Street Mobster Review
Street Mobster is another Kinji Fukasaku yakuza movie that pulls no punches. The film introduces us to Isamu Okita (played by Fukasaku regular, Bunta Sugawara), a vicious and irredeemably violent thug. Even before the opening credits have rolled, we see Okita as a rapist who forces young women into prostitution and as a violent mobster who has killed a number of other gangsters.
On his release from prison he teams up with Kizaki, who wants to start up a new gang, thinking that they can oust one of the city's two mobs, the Takigawa gang. The boss of the rival Yato gang sees a certain dangerous recklessness in Isamu that reminds him of himself as a young man. As it is in no-one’s interest to have a dangerous element running wild on their turf, he accepts Isamu, Kizaki and their men into the Yato organisation. This brings about a peaceful resolution which is not to the liking of the untamed Isamu.
The storyline of Street Mobster doesn’t sound too dissimilar to the earlier Japan Organised Crime Boss (1969), however in this film, Fukasaku depicts the violence of the yakuza with a little more realism and a little less glamour. While the film doesn’t show the gangsters as being involved in any honourable activities – running gambling, prostitution, disreputable bars and sauna houses – the conventional depiction of giri-ninjo, the code of honour between gangsters, remains. Rival bosses will quietly admire and even pay respect to enemies who they see as behaving honourably. The director would go on to make films showing them in a more realistic light - Cops vs Thugs (1975) and Yakuza Graveyard
(1976), but here the yakuza are still accorded a certain measure of honour and respectability.
Also absent from Street Mobster is the social commentary that would come in the later Fukasaku yakuza films. There are no redeeming qualities in Isamu Okita – he is a mindlessly violent thug who cares for no-one and nothing. An early scene showing Isamu’s under-privileged childhood - his mother was a prostitute and a drunk – seems to be played more for its sleazy aspect rather than for any real sociological commentary or psychological investigation. The end of the film also makes an attempt to show the lack of a normal upbringing through a bowl of rice that Isamu’s mother never made for him as some kind of motivation for his actions, and tries to show him as in possession of some twisted kind of conscience. The fact that this redemption of his character is attempted through his complex and violent relationship with a prostitute whose life he destroyed when he and his gang raped her as a young woman, is somewhat problematic.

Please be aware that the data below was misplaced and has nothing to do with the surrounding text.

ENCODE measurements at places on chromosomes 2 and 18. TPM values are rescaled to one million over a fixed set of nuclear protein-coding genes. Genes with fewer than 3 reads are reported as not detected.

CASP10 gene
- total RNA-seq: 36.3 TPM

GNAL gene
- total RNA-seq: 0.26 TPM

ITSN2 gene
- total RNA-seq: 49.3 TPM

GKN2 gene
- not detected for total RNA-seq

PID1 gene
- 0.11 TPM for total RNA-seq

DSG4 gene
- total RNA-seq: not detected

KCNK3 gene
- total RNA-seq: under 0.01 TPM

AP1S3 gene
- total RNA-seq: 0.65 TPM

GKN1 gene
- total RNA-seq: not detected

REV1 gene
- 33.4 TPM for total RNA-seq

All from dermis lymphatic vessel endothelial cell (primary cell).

All in all Street Mobster doesn’t make a convincing case for the extreme violence depicted on the screen. This is a violent and bloody film with some unpleasant rape scenes, beatings and stabbings. The director handles the material however with typical aplomb, making less use of his idiosyncratic formal techniques and relying on a more traditional shaky hand-held camera to convey the wild abandon of the mob violence and an impressive slow-motion sequence for the shoot-out finale.
The cover of the DVD claims that the film has been "fully restored and digitally and remastered", but I have no idea what this means. The picture quality is no better than any of the other films in the Eureka Fukasaku series, which means that it is not good at all. The picture on Street Mobster is grainy and colours are faded and unauthentic. There is no contrast, giving the film a dull, flat appearance with no real blacks. This emphasises the lined texture can be seen in the background through most of the film. The transfer is anamorphic, but the 2.35:1 aspect ratio has been slightly stretched vertically, making characters look a little elongated. There are a few marks and flecks on the print, but the main problems are the general softness, blurring, colour bleed and compression artefacts that make objects shift and waver. Not good at all, but not totally unwatchable either.
The sound quality isn’t a lot better, but it is generally effective enough considering the age of the film and the poor quality of the source material. Car doors slam with a satisfying thud as the yakuza emerge coolly from their cars and the impact of the frequent beatings can be felt viscerally. There are not many other demands on the soundtrack, so it performs adequately.
A Photo Gallery displays a dozen or so black and white promo stills from the film. The quality is good and some of these are reproduced on the DVD cover.
The same profile of the director is presented in text form. It’s an interesting read covering the themes and techniques of the director’s films throughout his career.
All considerations about the morality and political correctness of the film aside, Street Mobster is a good Fukasaku yakuza action film. The violence is a bit overwhelming at times and rather extreme, but it is a well-paced and stylishly made film. The DVD is pretty poor, but in the absence of any other edition it's just about adequate. Not good value to buy individually, but it is also available from the affiliate links on this page in a budget-priced set with the Yakuza Papers and Yakuza Graveyard.